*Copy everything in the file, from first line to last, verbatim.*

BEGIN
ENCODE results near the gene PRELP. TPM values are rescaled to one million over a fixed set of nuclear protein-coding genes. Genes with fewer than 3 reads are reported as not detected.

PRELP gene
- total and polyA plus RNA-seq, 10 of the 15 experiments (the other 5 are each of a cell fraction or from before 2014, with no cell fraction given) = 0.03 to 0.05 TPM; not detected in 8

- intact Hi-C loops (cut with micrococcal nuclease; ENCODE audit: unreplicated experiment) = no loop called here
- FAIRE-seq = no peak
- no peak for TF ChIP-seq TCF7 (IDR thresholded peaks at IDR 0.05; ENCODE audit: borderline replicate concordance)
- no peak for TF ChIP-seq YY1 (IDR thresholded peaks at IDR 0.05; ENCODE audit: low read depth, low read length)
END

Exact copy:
ENCODE results near the gene PRELP. TPM values are rescaled to one million over a fixed set of nuclear protein-coding genes. Genes with fewer than 3 reads are reported as not detected.

PRELP gene
- total and polyA plus RNA-seq, 10 of the 15 experiments (the other 5 are each of a cell fraction or from before 2014, with no cell fraction given) = 0.03 to 0.05 TPM; not detected in 8

- intact Hi-C loops (cut with micrococcal nuclease; ENCODE audit: unreplicated experiment) = no loop called here
- FAIRE-seq = no peak
- no peak for TF ChIP-seq TCF7 (IDR thresholded peaks at IDR 0.05; ENCODE audit: borderline replicate concordance)
- no peak for TF ChIP-seq YY1 (IDR thresholded peaks at IDR 0.05; ENCODE audit: low read depth, low read length)